Cash Reserve Ratio
One of the best suggestions recently came from the Chairman of the Prime Minister’s Economic Advisory Council, C. Rangarajan.
Mr. Rangarajan suggested on phasing out the cash reserve ratio (CRR) requirements of banks and using this measure of credit control “only in extraordinary circumstances”
What is Cash Reserve Ratio (CRR) and its Uses
Before we go deep into the matter, let’s see what is CRR all about? And what are its uses, impacts, etc.
CRR or the Cash Reserve Ratio is a central bank regulation that sets the minimum reserves each commercial bank must hold (rather than lend out) of customer deposits and notes. These required reserves are normally in the form of cash stored physically in a bank vault (vault cash) or deposits made with a central bank.
If we talk about the Indian economy, currently, for every Rs 100 of deposits banks receive, they have to keep Rs 4.75 with the Reserve Bank of India (RBI), the central bank of India, which in turn does not pay the commercial banks any interest on this impounded money. For many, CRR is a tool for sucking out a portion of deposits kept with banks that they would ordinarily have lent out and earned interest income but due to regulatory norms laid by the central bank, is nothing but poor cash lying uselessly in the Central Bank’s vault.
Role of Cash Reserve Ratio
It is believed that instrument like CRR may have been in tune with the philosophy of financial repression underpinning the conduct of monetary policy of the pre-nineties which was a period of administered deposit and lending rates, where RBI had to compulsorily fund the Government by subscribing to the latter’s bonds, selective credit controls and so on. The period was a regime characterized by fiats of all manner and kind. For many, CRR was an imposition on the commercial banks operating in the economy for the purpose of controlling credit default and creation was perfectly in accord with the regulation and culture which prevailed in yesteryear of Nineties.
If we look into today’s scenario, we find just the opposite. Indian economy along with the global economy is becoming highly globalized, integrated, interrelated, where interest rates are predominantly market-determined and there is also no automatic monetization of budget deficits.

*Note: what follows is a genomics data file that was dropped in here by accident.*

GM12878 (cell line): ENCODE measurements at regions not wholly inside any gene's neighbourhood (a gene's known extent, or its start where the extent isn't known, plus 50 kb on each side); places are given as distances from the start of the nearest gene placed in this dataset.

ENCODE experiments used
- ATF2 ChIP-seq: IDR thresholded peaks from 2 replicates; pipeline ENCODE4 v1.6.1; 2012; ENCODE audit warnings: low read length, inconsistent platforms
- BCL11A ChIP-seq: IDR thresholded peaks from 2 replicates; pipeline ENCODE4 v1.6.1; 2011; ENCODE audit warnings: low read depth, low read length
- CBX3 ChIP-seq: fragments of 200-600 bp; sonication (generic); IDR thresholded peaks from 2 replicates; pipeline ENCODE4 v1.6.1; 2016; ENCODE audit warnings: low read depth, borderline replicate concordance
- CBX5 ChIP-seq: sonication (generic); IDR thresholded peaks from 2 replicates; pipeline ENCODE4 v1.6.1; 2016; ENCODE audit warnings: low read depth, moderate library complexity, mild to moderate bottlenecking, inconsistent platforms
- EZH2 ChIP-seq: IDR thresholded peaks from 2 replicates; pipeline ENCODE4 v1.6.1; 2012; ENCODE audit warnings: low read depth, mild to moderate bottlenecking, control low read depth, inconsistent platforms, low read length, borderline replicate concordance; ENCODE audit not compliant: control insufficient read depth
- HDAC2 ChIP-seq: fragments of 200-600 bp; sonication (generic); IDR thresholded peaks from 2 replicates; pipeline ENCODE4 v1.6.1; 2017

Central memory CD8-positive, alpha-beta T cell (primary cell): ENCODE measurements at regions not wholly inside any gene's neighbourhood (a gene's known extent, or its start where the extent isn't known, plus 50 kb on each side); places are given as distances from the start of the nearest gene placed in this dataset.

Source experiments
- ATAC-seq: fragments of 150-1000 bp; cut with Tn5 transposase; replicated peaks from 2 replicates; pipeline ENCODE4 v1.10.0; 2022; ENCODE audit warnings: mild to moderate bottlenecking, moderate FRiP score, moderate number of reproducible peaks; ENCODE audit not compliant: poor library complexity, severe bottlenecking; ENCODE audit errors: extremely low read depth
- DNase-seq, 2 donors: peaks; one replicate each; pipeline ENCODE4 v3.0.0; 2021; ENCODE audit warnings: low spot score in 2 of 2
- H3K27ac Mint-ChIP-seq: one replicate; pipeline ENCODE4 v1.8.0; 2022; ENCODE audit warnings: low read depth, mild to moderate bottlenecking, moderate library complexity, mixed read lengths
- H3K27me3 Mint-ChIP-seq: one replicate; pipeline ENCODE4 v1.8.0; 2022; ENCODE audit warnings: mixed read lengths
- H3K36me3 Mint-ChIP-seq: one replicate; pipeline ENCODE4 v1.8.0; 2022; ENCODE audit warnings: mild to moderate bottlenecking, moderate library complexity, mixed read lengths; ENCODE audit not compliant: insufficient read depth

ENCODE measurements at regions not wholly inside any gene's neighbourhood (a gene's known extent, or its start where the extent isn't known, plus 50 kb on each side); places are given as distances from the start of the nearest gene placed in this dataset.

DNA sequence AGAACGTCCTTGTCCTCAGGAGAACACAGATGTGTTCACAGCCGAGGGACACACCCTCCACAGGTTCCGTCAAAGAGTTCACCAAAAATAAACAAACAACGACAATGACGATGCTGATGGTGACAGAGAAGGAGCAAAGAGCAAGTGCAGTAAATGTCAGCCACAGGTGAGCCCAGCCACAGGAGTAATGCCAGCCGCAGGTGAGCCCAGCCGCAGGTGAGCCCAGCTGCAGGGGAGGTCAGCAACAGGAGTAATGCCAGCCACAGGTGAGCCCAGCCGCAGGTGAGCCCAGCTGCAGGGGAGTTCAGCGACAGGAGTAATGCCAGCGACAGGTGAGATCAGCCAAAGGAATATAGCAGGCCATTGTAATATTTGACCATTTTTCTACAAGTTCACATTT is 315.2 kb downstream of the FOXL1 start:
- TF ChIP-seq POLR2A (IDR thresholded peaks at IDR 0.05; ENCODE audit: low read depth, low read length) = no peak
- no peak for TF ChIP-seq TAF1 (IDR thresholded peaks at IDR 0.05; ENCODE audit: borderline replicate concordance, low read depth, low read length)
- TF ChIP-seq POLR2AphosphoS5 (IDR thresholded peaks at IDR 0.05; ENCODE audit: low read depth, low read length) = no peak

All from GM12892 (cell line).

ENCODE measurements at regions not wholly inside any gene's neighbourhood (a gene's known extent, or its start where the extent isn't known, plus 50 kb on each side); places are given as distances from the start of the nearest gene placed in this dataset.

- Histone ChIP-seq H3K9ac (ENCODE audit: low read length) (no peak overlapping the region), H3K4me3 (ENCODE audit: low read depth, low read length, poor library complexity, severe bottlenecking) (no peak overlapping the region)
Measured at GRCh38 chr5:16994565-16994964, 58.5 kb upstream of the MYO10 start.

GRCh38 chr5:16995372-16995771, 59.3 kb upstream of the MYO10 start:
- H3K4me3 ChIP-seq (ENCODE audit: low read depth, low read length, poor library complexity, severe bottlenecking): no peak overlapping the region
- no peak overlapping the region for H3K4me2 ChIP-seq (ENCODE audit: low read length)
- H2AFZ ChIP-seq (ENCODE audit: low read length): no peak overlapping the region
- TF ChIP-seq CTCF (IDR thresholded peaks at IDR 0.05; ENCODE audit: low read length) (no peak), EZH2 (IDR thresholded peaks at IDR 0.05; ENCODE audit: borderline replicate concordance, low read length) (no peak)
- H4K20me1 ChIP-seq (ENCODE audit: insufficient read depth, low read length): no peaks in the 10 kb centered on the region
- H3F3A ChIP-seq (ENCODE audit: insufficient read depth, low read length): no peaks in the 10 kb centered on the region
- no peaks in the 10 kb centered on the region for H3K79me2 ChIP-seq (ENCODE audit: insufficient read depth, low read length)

The central bank controls the supply of money and can increase or decrease the same by buying and selling bonds through open market operations which is undertaken independently.
RBI can also influence interest rates, by raising or reducing the ‘repo’ and ‘reverse repo’ rates at which the commercial banks borrow from or park money with it. Thus with such superior monetary policy options which is available today, in sync with the current regulatory philosophy CRR is thought of an anachronism that ought to be dispensed with, or used in “extraordinary circumstances” only as cited by Rangarajan.
CRR in Stressful times & Today
It is argued that in the year 2007-2008 when the country was inundated by over $100 billion of capital flows, which resulted in unprecedented challenges to domestic liquidity management, CRR modifications made sense. On the contrary to the year 2007-08 we are in a much better state today and there is hardly any need for such options now. Today when the forex inflows have moderated considerably and firms are battling liquidity constraints we have least requirement of mandatory CRR requirements.
Rangarajan who himself is a former RBI Governor, favored doing away with the CRR. According to him now is the time to make a start. By neither reducing the CRR nor the repo rate, the RBI has made it difficult for banks to bring down their cost of funds, without which lowering the lending rates is becoming a tough task for the banks and thus disbursement of the loans to the common man is reducing considerably. In such a situation the only way out is to reduce deposit rates which are recently adopted by the India’s largest bank, the State Bank of India (SBI). Seeing SBI many other banks have followed the same policy and have reduced the deposit rate.
SBI Chairman, Mr. Pratip Chaudhuri, defended the move of CRR by citing poor credit demand. He said, “When there are few takers for loans at current rates, there is no point attracting deposits that needs to be invested in bonds or, worse, impounded as CRR earning zero interest?”
It is also seen in the current fiscal that the investments in government securities by banks have increased heavily and is recorded at Rs 192,900 Crore. Thus it is not wrong to say that whichever way one looks at it, the case for abolishing the CRR if not cutting the repo rate cannot be stronger. Now the time has come that RBI need to act in favor of the banks lowering the CRR if not slashing entirely so as to boost a growth in the economy and the financial market.
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